Professor Ed Imwinkelried of the University of California-Davis School of Law and one of America's leading Evidence scholars said he mentions Court TV to his students but does not give them assignments to watch. "However, I do think it is valuable for students to occasionally watch the broadcasts."
Professor Imwinkelried said that there are differing regional styles of trial advocacy that make occasionally tuning into Court TV worthwhile. He pointed out that Hawaiian attorneys try cases differently from, for example, California attorneys, who try cases different from Texas attorneys, and so on from state to state. "Today many graduates join firms engaged in multi-state practice. There is a real danger in trying cases away from home," explained Professor Imwinkelried. "The legal cultures differ from state to state; and even if an attorney has been successful in California, her style may not be suited to a Texas case. That not only applies to litigation in state courts, it even applies to litigation in federal courts."
Students could benefit from watching Court TV, which broadcasts cases from throughout the country, to gain a sense of the differing styles, Professor Imwinkelried said. This could prove beneficial for students who plan to join firms engaged in interstate practice.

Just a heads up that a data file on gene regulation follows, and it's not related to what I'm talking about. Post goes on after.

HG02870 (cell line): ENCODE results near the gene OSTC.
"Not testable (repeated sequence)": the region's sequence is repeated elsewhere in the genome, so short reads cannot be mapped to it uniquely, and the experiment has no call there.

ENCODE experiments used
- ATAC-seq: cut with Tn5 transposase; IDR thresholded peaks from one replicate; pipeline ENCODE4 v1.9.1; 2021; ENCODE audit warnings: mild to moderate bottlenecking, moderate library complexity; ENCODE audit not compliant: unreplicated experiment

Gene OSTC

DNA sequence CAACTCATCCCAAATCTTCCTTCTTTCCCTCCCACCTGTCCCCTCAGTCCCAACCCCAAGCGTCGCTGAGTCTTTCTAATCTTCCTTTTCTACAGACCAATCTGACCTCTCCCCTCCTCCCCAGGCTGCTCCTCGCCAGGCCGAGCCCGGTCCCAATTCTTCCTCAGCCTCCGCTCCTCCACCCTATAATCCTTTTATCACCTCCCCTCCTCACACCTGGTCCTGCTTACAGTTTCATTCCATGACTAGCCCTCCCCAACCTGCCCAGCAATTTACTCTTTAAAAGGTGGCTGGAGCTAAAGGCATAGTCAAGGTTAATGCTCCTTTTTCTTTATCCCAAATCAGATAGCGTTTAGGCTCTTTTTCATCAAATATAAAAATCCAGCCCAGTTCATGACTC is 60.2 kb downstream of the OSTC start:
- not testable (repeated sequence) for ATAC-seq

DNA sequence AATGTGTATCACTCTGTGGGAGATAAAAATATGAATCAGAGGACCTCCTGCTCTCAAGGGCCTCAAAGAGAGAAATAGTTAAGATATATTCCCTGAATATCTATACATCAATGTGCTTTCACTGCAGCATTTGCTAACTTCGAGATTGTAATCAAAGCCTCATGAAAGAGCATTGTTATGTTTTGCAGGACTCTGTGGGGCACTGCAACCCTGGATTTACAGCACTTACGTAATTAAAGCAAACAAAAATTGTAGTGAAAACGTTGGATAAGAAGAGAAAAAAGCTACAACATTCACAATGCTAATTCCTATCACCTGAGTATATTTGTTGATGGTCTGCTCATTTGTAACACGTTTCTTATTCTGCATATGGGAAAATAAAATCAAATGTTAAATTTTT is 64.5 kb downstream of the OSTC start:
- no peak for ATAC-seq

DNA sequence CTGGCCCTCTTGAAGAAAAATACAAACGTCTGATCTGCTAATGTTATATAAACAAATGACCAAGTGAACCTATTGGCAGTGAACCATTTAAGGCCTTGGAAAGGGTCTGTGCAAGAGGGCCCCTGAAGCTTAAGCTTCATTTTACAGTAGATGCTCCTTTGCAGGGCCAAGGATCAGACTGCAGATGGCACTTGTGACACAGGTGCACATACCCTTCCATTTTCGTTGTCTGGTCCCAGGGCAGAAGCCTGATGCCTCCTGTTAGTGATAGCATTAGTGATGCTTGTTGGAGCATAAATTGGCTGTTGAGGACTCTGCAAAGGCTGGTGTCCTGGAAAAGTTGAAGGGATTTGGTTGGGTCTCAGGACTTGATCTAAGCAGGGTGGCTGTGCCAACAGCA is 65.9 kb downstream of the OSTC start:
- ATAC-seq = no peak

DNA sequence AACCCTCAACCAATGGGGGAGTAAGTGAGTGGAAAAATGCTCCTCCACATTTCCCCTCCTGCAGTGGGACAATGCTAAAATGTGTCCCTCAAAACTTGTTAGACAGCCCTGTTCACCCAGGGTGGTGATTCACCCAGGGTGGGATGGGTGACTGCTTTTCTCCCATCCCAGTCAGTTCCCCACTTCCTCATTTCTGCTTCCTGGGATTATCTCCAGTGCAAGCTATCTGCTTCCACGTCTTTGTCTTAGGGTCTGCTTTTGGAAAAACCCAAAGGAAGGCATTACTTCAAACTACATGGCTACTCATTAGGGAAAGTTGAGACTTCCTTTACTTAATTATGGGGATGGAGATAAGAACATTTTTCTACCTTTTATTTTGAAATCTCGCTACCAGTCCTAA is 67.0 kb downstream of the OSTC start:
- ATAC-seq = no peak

Not all cases are equal in the eyes of Court TV. In fact, the types of cases that are chosen to be broadcast come under certain criteria. The issues involved in the case should be important and interesting; the case should be newsworthy, as should the people involved; there must be some educational value and quality to the trial. Those factors and the estimated length of the trial are all factors, according to Courttv.com.
Professor Bernard L. Segal, Director of the Litigation Program of Golden Gate University Law School in San Francisco, said he only tells his students to tune in to Court TV when he sees or reads something that warrants such a suggestion. In trial advocacy, mock trial, and criminal litigation, he said he encourages students to watch. "I suggest watching if there is a skillful lawyer at work. It isn't worthwhile to watch rather average lawyers doing uninspired trial work."
While much of the public is drawn into Court TV for the pure drama and intrigue, many law professors agree for the most part that Court TV can prove useful to law students. "I think it is important to have Court TV because it educates about the justice system," said Professor Rosato. "Students can learn a lot about our system of justice, good and bad." On a practical note, Professor Segal commented that with some guidance students can learn mistakes to avoid and "On a personal level, a student might learn whether she/he might have an interest in litigation as a career choice."